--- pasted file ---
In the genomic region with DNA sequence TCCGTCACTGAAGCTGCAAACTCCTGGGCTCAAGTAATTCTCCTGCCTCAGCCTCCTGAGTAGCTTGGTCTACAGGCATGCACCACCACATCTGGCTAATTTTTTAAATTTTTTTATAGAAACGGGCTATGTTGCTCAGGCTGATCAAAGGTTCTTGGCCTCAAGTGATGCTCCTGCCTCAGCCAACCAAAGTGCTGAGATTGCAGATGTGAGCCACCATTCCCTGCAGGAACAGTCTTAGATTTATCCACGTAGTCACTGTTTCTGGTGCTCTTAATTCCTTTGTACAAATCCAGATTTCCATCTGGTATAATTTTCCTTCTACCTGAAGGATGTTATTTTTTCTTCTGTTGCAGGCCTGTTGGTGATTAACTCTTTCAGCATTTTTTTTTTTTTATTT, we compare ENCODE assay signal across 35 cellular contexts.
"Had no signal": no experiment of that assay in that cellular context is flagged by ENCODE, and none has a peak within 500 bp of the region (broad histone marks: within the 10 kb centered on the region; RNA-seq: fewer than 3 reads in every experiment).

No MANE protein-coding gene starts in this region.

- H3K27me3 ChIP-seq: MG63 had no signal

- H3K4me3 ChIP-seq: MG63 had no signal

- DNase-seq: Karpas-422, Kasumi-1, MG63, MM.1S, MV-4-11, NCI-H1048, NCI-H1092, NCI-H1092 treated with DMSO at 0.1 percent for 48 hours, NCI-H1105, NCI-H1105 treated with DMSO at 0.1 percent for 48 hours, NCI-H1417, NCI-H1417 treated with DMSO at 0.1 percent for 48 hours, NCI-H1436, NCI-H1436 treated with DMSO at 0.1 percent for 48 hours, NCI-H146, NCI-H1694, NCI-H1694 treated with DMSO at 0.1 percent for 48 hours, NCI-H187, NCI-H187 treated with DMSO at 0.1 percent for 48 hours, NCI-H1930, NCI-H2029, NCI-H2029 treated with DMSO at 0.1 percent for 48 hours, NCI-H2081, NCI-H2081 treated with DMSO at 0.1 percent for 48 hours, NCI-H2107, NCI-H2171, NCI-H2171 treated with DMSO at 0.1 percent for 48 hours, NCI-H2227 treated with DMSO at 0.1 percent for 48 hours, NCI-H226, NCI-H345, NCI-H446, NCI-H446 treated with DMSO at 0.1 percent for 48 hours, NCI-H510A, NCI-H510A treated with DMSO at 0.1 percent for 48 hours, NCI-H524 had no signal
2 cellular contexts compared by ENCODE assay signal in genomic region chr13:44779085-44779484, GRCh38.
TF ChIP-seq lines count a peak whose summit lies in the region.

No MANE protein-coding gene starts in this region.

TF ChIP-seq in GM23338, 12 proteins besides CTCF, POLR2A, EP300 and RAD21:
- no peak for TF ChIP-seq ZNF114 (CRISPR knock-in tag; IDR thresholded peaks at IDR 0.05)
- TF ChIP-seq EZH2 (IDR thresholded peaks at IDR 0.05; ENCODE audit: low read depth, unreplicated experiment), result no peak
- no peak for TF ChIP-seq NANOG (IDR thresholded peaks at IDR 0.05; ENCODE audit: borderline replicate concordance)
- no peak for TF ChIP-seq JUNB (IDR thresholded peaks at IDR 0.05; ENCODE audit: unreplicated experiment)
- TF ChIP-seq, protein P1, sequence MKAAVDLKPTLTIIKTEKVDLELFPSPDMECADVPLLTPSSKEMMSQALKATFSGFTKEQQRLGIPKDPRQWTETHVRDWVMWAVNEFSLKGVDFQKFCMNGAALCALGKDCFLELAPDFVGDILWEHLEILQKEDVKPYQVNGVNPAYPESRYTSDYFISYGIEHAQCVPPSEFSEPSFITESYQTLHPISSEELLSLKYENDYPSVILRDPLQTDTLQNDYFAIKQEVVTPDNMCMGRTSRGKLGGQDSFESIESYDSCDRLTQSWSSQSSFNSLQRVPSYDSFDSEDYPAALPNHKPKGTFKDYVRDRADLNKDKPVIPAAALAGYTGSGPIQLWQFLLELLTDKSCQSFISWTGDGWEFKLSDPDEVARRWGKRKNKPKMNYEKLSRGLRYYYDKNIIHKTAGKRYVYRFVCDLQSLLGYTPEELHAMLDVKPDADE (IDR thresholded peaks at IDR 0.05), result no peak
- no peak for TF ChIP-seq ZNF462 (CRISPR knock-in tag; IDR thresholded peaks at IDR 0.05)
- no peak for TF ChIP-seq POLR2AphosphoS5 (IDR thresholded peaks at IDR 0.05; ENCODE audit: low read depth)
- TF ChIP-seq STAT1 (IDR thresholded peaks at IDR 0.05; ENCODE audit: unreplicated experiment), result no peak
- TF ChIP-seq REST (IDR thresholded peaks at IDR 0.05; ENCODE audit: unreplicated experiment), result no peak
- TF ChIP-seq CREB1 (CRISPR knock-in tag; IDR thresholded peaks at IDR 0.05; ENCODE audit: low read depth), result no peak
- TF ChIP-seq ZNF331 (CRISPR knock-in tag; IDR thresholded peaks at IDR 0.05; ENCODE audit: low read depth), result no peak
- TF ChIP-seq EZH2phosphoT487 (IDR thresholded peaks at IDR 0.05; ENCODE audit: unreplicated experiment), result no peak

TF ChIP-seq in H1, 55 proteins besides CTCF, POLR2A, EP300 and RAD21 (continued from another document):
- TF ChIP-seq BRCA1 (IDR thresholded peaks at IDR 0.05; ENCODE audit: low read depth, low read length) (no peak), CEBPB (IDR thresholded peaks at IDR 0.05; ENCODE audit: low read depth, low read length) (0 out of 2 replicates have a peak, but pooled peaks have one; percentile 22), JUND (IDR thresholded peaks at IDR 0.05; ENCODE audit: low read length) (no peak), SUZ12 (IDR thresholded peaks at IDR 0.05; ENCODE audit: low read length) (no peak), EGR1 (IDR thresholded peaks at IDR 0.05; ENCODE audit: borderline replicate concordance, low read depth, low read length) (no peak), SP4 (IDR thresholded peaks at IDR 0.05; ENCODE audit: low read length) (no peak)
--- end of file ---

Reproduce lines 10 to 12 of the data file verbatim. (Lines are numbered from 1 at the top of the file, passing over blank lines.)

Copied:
TF ChIP-seq in GM23338, 12 proteins besides CTCF, POLR2A, EP300 and RAD21:
- no peak for TF ChIP-seq ZNF114 (CRISPR knock-in tag; IDR thresholded peaks at IDR 0.05)
- TF ChIP-seq EZH2 (IDR thresholded peaks at IDR 0.05; ENCODE audit: low read depth, unreplicated experiment), result no peak